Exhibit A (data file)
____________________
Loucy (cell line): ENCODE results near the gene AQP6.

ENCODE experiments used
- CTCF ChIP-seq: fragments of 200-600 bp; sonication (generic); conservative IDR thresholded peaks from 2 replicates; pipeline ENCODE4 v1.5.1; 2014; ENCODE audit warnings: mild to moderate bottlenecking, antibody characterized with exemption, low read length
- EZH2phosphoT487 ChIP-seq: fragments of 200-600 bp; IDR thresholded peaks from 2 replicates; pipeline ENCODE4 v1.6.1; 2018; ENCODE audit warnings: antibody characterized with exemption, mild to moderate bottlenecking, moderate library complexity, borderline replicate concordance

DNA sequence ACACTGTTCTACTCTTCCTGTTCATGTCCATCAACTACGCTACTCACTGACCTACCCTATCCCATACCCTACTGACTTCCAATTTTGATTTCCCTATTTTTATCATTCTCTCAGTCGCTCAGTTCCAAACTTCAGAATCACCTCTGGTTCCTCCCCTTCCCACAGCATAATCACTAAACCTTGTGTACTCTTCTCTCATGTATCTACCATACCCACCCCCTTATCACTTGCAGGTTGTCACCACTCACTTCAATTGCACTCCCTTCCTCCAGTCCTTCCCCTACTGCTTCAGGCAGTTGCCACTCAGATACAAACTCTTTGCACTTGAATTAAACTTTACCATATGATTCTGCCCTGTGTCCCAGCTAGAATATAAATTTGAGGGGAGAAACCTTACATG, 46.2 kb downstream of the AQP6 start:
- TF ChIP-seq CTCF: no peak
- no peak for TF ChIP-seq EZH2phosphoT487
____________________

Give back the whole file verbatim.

Loucy (cell line): ENCODE results near the gene AQP6.

ENCODE experiments used
- CTCF ChIP-seq: fragments of 200-600 bp; sonication (generic); conservative IDR thresholded peaks from 2 replicates; pipeline ENCODE4 v1.5.1; 2014; ENCODE audit warnings: mild to moderate bottlenecking, antibody characterized with exemption, low read length
- EZH2phosphoT487 ChIP-seq: fragments of 200-600 bp; IDR thresholded peaks from 2 replicates; pipeline ENCODE4 v1.6.1; 2018; ENCODE audit warnings: antibody characterized with exemption, mild to moderate bottlenecking, moderate library complexity, borderline replicate concordance

DNA sequence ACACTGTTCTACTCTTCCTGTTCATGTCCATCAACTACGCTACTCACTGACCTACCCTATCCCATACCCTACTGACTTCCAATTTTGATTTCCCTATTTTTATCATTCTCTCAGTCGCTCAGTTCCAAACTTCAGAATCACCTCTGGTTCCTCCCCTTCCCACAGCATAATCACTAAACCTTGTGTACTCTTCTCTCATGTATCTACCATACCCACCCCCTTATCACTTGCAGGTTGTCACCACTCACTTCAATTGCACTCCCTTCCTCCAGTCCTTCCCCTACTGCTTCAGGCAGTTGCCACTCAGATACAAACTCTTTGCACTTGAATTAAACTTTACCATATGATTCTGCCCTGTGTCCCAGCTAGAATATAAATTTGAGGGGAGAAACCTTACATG, 46.2 kb downstream of the AQP6 start:
- TF ChIP-seq CTCF: no peak
- no peak for TF ChIP-seq EZH2phosphoT487